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U.S. trade judge declines to block iPhone imports

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U.S. trade judge declines to block iPhone imports


(Reuters) – A U.S. trade judge on Friday declined to block the importation of Apple Inc (AAPL.O) iPhones with chips from Intel Corp (INTC.O), handing a major defeat to Qualcomm Inc (QCOM.O) in its high-stakes legal dispute with the iPhone maker.

The new Apple iPhone Xs is seen on display at the Apple Store in Manhattan, New York, U.S., September 21, 2018. REUTERS/Shannon Stapleton

A U.S. International Trade Commission judge said Apple’s phones infringed one Qualcomm patent related to power management technology, but denied the chipmaker’s request for a ban on the import of some iPhones into the United States.

Thomas Pender, an administrative law judge at the ITC, said that “public interest factors” weighed against granting Qualcomm’s request for a ban.

The determination will be reviewed by other judges, and Qualcomm has another pending patent case against Apple before the ITC.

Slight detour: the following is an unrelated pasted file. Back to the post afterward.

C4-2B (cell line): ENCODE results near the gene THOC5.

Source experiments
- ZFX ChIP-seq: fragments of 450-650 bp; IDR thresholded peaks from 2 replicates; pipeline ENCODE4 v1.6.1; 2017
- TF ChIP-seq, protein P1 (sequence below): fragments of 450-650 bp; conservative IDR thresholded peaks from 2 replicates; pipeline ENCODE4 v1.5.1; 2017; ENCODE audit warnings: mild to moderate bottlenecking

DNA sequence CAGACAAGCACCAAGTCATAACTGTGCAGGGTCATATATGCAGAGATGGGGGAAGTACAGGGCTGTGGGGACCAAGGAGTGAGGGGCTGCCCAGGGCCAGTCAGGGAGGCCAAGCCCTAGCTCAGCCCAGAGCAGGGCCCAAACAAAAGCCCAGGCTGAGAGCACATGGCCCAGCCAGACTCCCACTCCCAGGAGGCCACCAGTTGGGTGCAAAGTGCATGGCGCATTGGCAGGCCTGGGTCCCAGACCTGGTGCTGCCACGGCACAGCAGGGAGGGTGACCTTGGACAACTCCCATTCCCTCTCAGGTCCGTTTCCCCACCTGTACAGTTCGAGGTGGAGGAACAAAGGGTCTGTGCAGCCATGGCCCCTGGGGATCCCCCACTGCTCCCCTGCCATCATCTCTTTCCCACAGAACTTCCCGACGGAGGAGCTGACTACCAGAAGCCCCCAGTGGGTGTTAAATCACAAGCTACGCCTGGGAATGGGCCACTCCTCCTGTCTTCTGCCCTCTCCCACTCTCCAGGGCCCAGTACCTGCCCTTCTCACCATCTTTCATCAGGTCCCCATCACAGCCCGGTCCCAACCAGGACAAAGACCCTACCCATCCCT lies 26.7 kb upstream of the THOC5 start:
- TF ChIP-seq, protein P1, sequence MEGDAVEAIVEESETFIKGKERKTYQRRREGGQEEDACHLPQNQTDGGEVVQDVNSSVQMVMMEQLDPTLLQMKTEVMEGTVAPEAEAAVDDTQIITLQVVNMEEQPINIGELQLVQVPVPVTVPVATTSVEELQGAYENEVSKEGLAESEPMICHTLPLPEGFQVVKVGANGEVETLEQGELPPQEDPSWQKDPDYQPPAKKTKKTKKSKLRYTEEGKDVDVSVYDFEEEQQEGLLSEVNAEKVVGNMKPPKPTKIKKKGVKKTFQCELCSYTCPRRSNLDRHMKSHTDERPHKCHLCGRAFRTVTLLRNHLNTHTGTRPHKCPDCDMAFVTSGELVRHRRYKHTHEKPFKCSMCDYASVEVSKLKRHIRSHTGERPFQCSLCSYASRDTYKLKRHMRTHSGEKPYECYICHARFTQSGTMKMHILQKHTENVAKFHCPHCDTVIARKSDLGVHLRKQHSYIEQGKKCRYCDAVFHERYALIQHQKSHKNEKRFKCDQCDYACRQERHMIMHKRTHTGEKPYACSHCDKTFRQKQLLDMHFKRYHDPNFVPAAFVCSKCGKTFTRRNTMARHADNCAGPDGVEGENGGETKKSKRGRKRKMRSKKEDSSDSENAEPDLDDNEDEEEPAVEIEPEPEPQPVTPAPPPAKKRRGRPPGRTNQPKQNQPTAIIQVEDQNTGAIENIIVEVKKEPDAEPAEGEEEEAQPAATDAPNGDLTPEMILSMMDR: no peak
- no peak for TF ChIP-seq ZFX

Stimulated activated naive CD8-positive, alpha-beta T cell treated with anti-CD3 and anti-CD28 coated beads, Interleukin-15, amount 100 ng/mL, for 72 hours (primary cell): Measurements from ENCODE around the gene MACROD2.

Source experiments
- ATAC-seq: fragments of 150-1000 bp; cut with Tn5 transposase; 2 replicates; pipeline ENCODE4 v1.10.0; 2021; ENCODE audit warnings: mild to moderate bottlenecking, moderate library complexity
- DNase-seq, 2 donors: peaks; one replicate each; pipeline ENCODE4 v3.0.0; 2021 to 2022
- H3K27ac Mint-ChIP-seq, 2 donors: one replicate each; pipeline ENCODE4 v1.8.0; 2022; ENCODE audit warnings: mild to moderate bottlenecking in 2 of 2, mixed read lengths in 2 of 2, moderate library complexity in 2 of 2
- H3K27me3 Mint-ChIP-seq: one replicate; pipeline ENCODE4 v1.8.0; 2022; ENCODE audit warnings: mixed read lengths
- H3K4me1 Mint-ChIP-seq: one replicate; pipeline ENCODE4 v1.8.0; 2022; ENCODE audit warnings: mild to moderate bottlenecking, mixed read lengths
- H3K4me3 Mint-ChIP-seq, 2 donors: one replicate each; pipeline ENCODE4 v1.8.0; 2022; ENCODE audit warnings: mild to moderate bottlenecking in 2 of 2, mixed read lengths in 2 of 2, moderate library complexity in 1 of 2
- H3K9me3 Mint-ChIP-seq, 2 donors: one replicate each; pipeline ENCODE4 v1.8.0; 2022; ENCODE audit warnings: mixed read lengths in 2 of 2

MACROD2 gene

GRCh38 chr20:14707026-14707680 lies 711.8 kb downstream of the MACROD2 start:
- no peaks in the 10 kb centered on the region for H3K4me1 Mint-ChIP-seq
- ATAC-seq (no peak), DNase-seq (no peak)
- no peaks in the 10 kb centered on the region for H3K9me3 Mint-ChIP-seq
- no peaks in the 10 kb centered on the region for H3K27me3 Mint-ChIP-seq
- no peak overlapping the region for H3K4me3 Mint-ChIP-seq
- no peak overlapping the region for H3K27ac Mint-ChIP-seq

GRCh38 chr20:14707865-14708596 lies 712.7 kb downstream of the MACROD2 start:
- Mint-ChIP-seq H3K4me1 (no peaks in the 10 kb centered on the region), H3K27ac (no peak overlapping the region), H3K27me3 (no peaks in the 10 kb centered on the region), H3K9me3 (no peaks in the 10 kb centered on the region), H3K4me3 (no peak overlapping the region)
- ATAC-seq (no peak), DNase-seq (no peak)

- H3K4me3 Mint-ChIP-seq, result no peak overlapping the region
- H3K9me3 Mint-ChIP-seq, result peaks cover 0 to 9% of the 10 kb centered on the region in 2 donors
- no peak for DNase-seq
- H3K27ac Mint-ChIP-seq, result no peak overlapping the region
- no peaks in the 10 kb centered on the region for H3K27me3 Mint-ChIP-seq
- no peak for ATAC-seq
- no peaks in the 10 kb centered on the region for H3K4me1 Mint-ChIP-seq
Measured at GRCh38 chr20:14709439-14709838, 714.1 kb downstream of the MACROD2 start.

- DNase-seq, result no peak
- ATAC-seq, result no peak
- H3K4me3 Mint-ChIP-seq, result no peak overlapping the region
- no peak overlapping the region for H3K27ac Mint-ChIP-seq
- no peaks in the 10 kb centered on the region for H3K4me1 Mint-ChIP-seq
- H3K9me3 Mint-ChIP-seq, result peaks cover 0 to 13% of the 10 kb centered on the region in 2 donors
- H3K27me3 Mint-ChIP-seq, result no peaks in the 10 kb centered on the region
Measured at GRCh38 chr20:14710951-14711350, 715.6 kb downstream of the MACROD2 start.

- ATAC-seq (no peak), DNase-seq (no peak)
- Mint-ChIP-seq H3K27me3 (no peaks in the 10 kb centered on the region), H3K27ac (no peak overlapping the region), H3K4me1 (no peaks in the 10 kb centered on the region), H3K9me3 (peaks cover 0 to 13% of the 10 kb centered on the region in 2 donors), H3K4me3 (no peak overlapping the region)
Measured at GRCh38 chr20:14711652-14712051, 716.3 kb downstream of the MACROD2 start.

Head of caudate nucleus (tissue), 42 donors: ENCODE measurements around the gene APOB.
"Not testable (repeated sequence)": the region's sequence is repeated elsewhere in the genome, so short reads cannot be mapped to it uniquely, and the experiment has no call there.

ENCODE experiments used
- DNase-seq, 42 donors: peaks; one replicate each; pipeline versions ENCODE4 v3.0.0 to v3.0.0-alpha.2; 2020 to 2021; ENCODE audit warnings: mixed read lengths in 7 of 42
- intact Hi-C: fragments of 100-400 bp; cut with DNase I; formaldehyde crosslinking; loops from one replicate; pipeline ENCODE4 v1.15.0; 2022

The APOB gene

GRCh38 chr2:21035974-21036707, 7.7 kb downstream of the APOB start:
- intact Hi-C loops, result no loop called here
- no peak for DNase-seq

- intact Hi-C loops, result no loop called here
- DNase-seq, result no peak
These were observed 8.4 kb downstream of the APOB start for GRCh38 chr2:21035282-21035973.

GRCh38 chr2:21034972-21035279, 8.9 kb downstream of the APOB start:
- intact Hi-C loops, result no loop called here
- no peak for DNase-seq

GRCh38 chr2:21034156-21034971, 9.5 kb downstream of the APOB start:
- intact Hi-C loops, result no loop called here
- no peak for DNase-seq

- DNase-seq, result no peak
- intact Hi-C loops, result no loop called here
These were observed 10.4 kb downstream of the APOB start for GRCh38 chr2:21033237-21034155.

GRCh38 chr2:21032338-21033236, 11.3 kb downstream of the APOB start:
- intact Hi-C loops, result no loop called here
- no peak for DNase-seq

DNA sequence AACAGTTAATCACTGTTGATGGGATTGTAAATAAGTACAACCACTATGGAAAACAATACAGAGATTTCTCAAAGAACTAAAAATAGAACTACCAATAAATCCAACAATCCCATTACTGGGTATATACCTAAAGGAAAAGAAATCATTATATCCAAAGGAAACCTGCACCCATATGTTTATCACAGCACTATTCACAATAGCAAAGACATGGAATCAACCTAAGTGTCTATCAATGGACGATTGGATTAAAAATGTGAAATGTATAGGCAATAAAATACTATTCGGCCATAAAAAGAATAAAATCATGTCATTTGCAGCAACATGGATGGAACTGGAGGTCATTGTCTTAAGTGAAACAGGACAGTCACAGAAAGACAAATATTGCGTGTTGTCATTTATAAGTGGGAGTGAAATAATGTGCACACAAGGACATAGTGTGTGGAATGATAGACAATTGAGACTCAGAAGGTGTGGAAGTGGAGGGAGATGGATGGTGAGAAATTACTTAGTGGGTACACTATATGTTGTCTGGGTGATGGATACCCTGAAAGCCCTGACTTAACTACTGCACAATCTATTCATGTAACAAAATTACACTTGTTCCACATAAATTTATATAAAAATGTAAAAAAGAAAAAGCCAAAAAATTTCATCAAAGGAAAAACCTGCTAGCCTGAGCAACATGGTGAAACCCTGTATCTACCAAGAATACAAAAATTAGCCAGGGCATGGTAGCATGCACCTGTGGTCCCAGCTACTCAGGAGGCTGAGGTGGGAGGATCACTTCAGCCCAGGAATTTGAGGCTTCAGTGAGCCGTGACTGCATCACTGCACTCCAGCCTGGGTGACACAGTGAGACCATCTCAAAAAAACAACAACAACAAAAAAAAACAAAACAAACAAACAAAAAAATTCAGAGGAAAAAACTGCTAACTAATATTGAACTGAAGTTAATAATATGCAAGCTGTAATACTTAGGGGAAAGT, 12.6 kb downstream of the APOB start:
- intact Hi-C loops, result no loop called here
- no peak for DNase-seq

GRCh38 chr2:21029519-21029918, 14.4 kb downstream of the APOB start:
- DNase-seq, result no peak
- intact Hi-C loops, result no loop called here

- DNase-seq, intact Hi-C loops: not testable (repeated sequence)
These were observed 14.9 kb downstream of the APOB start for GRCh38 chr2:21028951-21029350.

Apple said in a statement that Qualcomm had unfairly demanded royalties for technologies it had nothing to do with.

“We’re glad the ITC stopped Qualcomm’s attempt to damage competition and ultimately harm innovators and U.S. consumers,” Apple said.

A Qualcomm spokeswoman did not immediately respond to a request for comment.

Apple and Qualcomm are locked in a wide-ranging legal dispute in which Apple has accused Qualcomm of unfair patent licensing practices. Qualcomm, the world’s largest mobile phone chipmaker, has in turn accused Apple of patent infringement.

San Diego, California-based Qualcomm initiated an ITC case against Apple in July 2017, alleging that iPhones containing Intel chips infringed six patents describing technology that helps smartphones perform well without draining the battery.

Qualcomm did not allege that Intel chips violate its patents, but claimed that the way Apple implemented them in the iPhone does.

The ITC is a popular venue for patent disputes because it handles cases relatively quickly and can more easily bar an infringing product from the U.S. market than federal courts.

Qualcomm dropped three of the six patents from the case before a trial that began in June.

Pender said in Friday’s decision that Apple infringed only one of the three patents remaining in the case.

Reporting by Stephen Nellis; editing by Jonathan Oatis and Leslie Adler

Our Standards:The Thomson Reuters Trust Principles.



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